Stage Managers plan, organise, supervise and coordinate the activities of workers responsible for placing sets and properties, and operating lighting and sound equipment as part of film, television or stage productions.

    You can work as a Stage Manager without formal qualifications, however, they may be useful. A course in stage management, theatre, drama, technical production or performance might be helpful.

    Tasks

    • Supervises the positioning of scenery, props and the lighting and sound equipment.

    All Film, Television, Radio and Stage Directors

    • $1,539 Weekly Pay
    • Strong Future Growth
    • Lower unemployment Unemployment

    Stage Managers

    • 350 workers Employment Size
    • Very high skill Skill level rating
    • 71% Full-Time Full-Time Share
    • 47 hours Average full-time
    • 34 years Average age
    • 57% female Gender Share

    The number of people working as Stage Managers (in their main job) stayed about the same over 5 years:
    from 290 in 2011 to 350 in 2016.

    • Size: This is a very small occupation.
    • Location: Stage Managers work in many parts of Australia. New South Wales and Victoria have a large share of workers.
    • Industries: Most work in Arts and Recreation Services; Information Media and Telecommunications; and Administrative and Support Services.
    • Full-time: Many work full-time (71%, higher than the average of 66%).
    • Hours: Full-time workers spend around 47 hours per week at work (compared to the average of 44 hours).
    • Age: The average age is 34 years (compared to the average of 40 years).
    • Gender: 57% of workers are female (compared to the average of 48%).

    Employment Outlook

    Number of Workers

    No data is available for the selected graph for this Occupation.

    Weekly Earnings

    Weekly Earnings (Before Tax)

    No data is available for the selected graph for this Occupation.

    Main Industries

    Main Employing Industries (% Share)

    Source: Based on ABS Census 2016, Customised Report. Industries are based on the Australian and New Zealand Standard Industrial Classification (ANZSIC 06).
    Main Employing IndustriesIndustry (% share)
    Arts and Recreation Services55.7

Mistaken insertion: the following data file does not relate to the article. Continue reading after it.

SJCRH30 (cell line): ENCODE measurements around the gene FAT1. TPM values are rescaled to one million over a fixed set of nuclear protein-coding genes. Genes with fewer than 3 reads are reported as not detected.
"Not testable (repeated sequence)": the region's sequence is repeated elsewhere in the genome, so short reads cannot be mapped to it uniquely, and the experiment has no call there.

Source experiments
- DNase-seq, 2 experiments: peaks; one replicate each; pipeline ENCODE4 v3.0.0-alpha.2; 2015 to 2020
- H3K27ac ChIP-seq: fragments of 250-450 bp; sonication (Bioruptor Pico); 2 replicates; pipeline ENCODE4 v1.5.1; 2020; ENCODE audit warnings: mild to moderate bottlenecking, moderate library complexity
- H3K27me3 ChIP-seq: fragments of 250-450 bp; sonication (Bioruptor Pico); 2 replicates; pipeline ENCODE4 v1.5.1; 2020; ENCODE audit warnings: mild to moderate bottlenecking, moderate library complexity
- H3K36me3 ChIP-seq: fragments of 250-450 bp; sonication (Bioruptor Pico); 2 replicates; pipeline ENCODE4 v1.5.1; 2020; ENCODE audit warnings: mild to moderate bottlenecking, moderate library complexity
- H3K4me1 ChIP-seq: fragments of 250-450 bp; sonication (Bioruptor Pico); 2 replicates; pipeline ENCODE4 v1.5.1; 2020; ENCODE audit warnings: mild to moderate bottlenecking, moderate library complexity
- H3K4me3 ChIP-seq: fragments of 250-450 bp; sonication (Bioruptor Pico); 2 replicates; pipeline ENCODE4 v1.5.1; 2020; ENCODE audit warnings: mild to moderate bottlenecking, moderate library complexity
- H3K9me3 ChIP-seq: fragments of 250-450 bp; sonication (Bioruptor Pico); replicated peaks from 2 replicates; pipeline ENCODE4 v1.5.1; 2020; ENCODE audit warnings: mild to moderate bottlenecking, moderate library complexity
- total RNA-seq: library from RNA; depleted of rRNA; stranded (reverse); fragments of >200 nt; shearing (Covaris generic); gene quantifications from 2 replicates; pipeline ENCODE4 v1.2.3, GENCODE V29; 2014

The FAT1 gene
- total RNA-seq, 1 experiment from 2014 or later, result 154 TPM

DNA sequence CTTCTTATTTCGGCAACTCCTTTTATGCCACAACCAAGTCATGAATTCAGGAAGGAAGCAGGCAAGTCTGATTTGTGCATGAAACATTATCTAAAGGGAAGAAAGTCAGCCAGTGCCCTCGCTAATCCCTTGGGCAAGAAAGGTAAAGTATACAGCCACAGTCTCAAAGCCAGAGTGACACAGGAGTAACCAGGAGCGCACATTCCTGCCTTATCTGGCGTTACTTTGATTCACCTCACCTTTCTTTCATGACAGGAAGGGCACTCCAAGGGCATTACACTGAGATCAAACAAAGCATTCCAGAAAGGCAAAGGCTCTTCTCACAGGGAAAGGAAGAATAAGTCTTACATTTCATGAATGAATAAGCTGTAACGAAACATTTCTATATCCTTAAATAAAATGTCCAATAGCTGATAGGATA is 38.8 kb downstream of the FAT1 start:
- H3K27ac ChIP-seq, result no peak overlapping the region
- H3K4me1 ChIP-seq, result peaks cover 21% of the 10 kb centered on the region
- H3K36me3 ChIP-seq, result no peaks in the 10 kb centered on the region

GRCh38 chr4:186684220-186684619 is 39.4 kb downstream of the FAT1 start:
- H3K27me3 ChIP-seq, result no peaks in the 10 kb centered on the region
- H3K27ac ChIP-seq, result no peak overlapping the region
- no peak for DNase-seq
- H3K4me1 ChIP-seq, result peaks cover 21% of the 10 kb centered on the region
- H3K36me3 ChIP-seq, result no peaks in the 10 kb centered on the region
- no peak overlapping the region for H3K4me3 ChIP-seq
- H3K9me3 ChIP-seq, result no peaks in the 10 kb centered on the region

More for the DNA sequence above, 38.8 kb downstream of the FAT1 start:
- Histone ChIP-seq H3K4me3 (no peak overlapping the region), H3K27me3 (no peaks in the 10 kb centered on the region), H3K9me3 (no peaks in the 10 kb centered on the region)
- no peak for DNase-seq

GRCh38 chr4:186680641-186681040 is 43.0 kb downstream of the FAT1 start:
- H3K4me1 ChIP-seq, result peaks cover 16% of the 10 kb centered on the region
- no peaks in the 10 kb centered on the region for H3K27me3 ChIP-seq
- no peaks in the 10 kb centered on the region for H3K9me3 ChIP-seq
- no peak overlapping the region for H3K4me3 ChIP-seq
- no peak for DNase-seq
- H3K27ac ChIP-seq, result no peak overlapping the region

Information Media and Telecommunications24.9
    Administrative and Support Services7.0
    Education and Training5.8
    Other Industries6.6

    States and Territories

    • NSW

    • VIC

    • QLD

    • SA

    • TAS

    • NT

    • ACT

    Employment by State and Territory (% Share)

    Source: Based on ABS Census 2016, Customised Report. Share of workers across Australian States and Territories, in this job compared to the all jobs average.
    StateStage ManagersAll Jobs Average
    NSW42.431.6
    VIC31.725.6
    QLD11.820.0
    SA4.37.0
    WA6.310.8
    TAS0.92.0
    NT0.01.0
    ACT2.61.9

    Age Profile

    Age Profile (% Share)

    Source: Based on ABS Census 2016, Customised Report. Age profile of workers in this job compared to the all jobs average.
    Age BracketStage ManagersAll Jobs AverageAll Jobs Average
    15-191.2-5.05.0
    20-2416.7-9.39.3
    25-3434.5-22.922.9
    35-4422.8-22.022.0
    45-5412.6-21.621.6
    55-595.0-9.09.0
    60-644.4-6.06.0
    65 and Over2.9-4.24.2

    Education Level

    Highest Level of Education (% Share)

    Source: ABS Census 2016, Customised Report. Highest qualification completed by workers in this job (in any field of study). Qualifications needed by new workers might be different from the qualifications of workers already in the job.
    Type of QualificationStage ManagersAll Jobs AverageAll Jobs Average
    Post Graduate/Graduate Diploma or Graduate Certificate5.8-10.110.1
    Bachelor degree44.1-21.821.8
    Advanced Diploma/Diploma17.6-11.611.6